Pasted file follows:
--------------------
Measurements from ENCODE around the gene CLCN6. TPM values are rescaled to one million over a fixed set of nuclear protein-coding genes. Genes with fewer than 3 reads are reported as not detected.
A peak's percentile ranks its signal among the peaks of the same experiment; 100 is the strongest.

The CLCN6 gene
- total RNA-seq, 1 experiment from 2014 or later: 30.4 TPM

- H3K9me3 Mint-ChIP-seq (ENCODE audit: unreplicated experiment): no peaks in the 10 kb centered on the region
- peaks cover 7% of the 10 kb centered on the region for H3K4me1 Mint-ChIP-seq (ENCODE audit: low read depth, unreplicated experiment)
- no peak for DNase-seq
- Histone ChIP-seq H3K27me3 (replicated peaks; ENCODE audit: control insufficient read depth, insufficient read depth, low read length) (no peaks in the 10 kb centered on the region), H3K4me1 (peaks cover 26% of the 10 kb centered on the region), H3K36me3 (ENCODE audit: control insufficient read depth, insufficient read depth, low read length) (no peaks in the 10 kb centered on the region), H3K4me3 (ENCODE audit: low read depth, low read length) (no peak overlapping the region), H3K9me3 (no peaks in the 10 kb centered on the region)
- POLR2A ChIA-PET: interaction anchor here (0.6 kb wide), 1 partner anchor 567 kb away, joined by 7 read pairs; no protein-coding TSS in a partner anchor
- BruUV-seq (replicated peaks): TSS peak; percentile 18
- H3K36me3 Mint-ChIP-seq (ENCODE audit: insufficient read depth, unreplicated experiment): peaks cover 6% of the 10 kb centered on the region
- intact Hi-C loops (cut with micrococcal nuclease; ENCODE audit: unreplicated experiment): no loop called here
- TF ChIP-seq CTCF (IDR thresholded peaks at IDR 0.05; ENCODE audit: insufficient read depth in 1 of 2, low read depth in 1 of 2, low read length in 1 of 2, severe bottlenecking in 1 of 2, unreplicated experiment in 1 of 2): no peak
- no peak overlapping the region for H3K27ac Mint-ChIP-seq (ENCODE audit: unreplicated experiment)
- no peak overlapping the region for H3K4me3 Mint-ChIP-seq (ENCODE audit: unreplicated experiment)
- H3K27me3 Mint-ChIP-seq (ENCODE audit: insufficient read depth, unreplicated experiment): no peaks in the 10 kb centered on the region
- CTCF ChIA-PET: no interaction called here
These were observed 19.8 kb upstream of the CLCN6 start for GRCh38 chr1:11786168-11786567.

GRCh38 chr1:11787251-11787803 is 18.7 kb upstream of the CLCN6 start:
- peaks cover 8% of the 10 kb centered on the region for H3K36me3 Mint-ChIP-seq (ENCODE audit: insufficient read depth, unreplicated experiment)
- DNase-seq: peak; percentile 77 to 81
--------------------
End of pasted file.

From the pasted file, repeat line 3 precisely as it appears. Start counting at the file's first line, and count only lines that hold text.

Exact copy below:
The CLCN6 gene